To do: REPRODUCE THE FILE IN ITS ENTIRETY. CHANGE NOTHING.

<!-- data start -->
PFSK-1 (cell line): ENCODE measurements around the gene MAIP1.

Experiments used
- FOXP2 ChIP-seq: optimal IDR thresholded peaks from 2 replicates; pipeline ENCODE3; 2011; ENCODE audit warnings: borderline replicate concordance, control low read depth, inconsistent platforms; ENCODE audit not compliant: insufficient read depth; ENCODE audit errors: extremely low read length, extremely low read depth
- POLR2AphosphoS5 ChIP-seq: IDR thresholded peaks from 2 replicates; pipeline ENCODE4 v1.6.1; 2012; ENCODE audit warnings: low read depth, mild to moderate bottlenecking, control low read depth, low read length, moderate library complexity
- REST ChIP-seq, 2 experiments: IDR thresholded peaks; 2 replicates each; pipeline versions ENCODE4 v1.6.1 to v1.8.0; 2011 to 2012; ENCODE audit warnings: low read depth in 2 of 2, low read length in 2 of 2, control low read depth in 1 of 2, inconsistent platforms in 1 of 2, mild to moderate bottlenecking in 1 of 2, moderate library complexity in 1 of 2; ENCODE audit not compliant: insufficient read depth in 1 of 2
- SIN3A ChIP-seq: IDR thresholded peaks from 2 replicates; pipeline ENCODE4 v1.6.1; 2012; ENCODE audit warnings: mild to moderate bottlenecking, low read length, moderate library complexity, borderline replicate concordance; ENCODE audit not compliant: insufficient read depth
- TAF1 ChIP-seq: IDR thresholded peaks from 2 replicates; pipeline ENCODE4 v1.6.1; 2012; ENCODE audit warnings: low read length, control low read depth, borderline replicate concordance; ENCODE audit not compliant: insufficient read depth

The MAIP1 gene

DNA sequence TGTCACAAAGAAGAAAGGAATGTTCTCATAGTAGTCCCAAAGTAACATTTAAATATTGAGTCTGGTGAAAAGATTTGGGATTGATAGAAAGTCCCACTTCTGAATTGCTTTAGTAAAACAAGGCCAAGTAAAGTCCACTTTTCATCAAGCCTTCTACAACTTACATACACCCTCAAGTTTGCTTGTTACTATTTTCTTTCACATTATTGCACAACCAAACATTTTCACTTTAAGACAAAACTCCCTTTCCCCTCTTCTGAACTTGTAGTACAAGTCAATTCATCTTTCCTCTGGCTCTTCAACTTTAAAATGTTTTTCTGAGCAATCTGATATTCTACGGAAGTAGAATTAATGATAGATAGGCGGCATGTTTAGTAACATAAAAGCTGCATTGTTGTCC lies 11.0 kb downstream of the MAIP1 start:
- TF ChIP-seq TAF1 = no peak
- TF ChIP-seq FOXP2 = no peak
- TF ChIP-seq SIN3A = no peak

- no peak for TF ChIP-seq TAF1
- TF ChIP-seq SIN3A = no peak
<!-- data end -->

PFSK-1 (cell line): ENCODE measurements around the gene MAIP1.

Experiments used
- FOXP2 ChIP-seq: optimal IDR thresholded peaks from 2 replicates; pipeline ENCODE3; 2011; ENCODE audit warnings: borderline replicate concordance, control low read depth, inconsistent platforms; ENCODE audit not compliant: insufficient read depth; ENCODE audit errors: extremely low read length, extremely low read depth
- POLR2AphosphoS5 ChIP-seq: IDR thresholded peaks from 2 replicates; pipeline ENCODE4 v1.6.1; 2012; ENCODE audit warnings: low read depth, mild to moderate bottlenecking, control low read depth, low read length, moderate library complexity
- REST ChIP-seq, 2 experiments: IDR thresholded peaks; 2 replicates each; pipeline versions ENCODE4 v1.6.1 to v1.8.0; 2011 to 2012; ENCODE audit warnings: low read depth in 2 of 2, low read length in 2 of 2, control low read depth in 1 of 2, inconsistent platforms in 1 of 2, mild to moderate bottlenecking in 1 of 2, moderate library complexity in 1 of 2; ENCODE audit not compliant: insufficient read depth in 1 of 2
- SIN3A ChIP-seq: IDR thresholded peaks from 2 replicates; pipeline ENCODE4 v1.6.1; 2012; ENCODE audit warnings: mild to moderate bottlenecking, low read length, moderate library complexity, borderline replicate concordance; ENCODE audit not compliant: insufficient read depth
- TAF1 ChIP-seq: IDR thresholded peaks from 2 replicates; pipeline ENCODE4 v1.6.1; 2012; ENCODE audit warnings: low read length, control low read depth, borderline replicate concordance; ENCODE audit not compliant: insufficient read depth

The MAIP1 gene

DNA sequence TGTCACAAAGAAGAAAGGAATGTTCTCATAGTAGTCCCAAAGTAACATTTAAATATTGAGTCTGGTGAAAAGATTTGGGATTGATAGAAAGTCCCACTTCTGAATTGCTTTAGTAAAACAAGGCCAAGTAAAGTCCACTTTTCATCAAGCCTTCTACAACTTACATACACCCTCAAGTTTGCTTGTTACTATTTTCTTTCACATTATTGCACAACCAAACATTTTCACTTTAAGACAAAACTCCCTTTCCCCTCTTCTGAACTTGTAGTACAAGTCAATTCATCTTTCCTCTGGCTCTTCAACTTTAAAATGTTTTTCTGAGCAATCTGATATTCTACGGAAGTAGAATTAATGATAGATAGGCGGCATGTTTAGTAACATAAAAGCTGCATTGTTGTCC lies 11.0 kb downstream of the MAIP1 start:
- TF ChIP-seq TAF1 = no peak
- TF ChIP-seq FOXP2 = no peak
- TF ChIP-seq SIN3A = no peak

- no peak for TF ChIP-seq TAF1
- TF ChIP-seq SIN3A = no peak